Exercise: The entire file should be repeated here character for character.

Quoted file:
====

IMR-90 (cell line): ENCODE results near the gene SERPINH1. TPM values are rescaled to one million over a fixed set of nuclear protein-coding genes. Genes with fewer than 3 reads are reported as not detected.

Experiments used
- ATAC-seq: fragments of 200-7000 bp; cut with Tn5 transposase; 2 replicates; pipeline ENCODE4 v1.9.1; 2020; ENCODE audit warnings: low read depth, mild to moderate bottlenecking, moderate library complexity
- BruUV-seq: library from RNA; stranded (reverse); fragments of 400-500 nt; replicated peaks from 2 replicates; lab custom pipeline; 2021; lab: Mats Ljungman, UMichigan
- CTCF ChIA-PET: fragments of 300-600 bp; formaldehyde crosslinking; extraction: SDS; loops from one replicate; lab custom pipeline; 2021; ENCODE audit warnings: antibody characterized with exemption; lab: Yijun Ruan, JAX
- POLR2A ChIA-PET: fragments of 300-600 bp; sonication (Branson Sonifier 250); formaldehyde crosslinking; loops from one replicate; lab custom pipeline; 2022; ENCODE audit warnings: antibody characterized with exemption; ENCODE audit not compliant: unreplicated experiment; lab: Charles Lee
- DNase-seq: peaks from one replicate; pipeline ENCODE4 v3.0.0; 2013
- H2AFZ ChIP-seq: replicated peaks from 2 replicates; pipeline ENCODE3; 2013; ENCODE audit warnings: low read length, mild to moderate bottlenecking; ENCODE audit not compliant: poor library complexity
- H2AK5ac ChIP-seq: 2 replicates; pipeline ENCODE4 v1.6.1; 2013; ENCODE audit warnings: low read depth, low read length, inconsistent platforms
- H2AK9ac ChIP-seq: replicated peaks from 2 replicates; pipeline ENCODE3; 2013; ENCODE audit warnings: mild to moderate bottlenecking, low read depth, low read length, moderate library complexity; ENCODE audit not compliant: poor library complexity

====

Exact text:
IMR-90 (cell line): ENCODE results near the gene SERPINH1. TPM values are rescaled to one million over a fixed set of nuclear protein-coding genes. Genes with fewer than 3 reads are reported as not detected.

Experiments used
- ATAC-seq: fragments of 200-7000 bp; cut with Tn5 transposase; 2 replicates; pipeline ENCODE4 v1.9.1; 2020; ENCODE audit warnings: low read depth, mild to moderate bottlenecking, moderate library complexity
- BruUV-seq: library from RNA; stranded (reverse); fragments of 400-500 nt; replicated peaks from 2 replicates; lab custom pipeline; 2021; lab: Mats Ljungman, UMichigan
- CTCF ChIA-PET: fragments of 300-600 bp; formaldehyde crosslinking; extraction: SDS; loops from one replicate; lab custom pipeline; 2021; ENCODE audit warnings: antibody characterized with exemption; lab: Yijun Ruan, JAX
- POLR2A ChIA-PET: fragments of 300-600 bp; sonication (Branson Sonifier 250); formaldehyde crosslinking; loops from one replicate; lab custom pipeline; 2022; ENCODE audit warnings: antibody characterized with exemption; ENCODE audit not compliant: unreplicated experiment; lab: Charles Lee
- DNase-seq: peaks from one replicate; pipeline ENCODE4 v3.0.0; 2013
- H2AFZ ChIP-seq: replicated peaks from 2 replicates; pipeline ENCODE3; 2013; ENCODE audit warnings: low read length, mild to moderate bottlenecking; ENCODE audit not compliant: poor library complexity
- H2AK5ac ChIP-seq: 2 replicates; pipeline ENCODE4 v1.6.1; 2013; ENCODE audit warnings: low read depth, low read length, inconsistent platforms
- H2AK9ac ChIP-seq: replicated peaks from 2 replicates; pipeline ENCODE3; 2013; ENCODE audit warnings: mild to moderate bottlenecking, low read depth, low read length, moderate library complexity; ENCODE audit not compliant: poor library complexity